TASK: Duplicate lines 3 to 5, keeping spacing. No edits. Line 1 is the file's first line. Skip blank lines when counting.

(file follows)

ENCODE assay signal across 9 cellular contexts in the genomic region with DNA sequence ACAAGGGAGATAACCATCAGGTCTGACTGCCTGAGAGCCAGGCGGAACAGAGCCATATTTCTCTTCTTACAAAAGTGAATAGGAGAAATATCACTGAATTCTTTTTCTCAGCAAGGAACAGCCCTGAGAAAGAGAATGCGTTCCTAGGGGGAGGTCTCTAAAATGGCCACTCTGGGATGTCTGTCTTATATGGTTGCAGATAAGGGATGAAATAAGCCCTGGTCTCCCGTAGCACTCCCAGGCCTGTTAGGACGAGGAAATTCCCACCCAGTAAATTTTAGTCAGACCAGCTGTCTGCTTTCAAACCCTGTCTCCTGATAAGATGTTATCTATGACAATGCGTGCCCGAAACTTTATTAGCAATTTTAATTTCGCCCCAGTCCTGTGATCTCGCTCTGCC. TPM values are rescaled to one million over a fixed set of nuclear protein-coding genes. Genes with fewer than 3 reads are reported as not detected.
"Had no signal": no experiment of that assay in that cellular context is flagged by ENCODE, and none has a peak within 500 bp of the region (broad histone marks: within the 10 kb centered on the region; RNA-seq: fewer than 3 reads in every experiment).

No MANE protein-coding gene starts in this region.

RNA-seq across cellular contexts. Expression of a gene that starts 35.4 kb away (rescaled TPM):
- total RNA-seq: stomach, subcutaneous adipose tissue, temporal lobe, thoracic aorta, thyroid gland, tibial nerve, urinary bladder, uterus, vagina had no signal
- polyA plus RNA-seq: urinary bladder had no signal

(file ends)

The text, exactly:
No MANE protein-coding gene starts in this region.

RNA-seq across cellular contexts. Expression of a gene that starts 35.4 kb away (rescaled TPM):
- total RNA-seq: stomach, subcutaneous adipose tissue, temporal lobe, thoracic aorta, thyroid gland, tibial nerve, urinary bladder, uterus, vagina had no signal